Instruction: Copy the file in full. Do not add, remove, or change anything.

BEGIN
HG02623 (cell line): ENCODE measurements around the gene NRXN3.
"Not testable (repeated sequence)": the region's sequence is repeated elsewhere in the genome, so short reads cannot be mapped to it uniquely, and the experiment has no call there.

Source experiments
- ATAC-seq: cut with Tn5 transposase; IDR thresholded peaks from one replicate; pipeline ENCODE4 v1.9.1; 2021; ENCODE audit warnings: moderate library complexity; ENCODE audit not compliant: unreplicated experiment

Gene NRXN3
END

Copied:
HG02623 (cell line): ENCODE measurements around the gene NRXN3.
"Not testable (repeated sequence)": the region's sequence is repeated elsewhere in the genome, so short reads cannot be mapped to it uniquely, and the experiment has no call there.

Source experiments
- ATAC-seq: cut with Tn5 transposase; IDR thresholded peaks from one replicate; pipeline ENCODE4 v1.9.1; 2021; ENCODE audit warnings: moderate library complexity; ENCODE audit not compliant: unreplicated experiment

Gene NRXN3